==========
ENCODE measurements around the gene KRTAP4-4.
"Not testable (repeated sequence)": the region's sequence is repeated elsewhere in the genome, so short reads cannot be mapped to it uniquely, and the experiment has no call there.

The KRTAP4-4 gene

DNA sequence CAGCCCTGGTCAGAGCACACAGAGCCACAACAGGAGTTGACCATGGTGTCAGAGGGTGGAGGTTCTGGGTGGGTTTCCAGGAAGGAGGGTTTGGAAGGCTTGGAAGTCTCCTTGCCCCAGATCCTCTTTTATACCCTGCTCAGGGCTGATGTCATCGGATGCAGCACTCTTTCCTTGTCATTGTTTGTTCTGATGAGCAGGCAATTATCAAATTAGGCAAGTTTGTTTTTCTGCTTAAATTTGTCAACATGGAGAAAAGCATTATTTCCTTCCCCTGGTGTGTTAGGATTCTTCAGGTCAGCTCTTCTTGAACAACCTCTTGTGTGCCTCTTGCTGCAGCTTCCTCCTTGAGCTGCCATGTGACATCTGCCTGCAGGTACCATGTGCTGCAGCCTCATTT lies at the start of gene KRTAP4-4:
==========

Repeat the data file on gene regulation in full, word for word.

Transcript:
ENCODE measurements around the gene KRTAP4-4.
"Not testable (repeated sequence)": the region's sequence is repeated elsewhere in the genome, so short reads cannot be mapped to it uniquely, and the experiment has no call there.

The KRTAP4-4 gene

DNA sequence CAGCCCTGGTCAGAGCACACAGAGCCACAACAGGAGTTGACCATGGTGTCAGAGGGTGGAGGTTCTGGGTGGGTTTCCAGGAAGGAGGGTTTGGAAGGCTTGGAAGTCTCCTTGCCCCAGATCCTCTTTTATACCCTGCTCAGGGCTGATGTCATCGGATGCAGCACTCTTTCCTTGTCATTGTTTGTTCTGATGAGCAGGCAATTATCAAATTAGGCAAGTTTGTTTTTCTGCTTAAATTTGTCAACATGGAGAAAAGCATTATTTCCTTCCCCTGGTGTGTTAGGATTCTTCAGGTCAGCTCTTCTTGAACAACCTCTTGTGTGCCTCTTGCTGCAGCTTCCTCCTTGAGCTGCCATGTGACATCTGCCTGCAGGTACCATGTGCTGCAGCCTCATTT lies at the start of gene KRTAP4-4: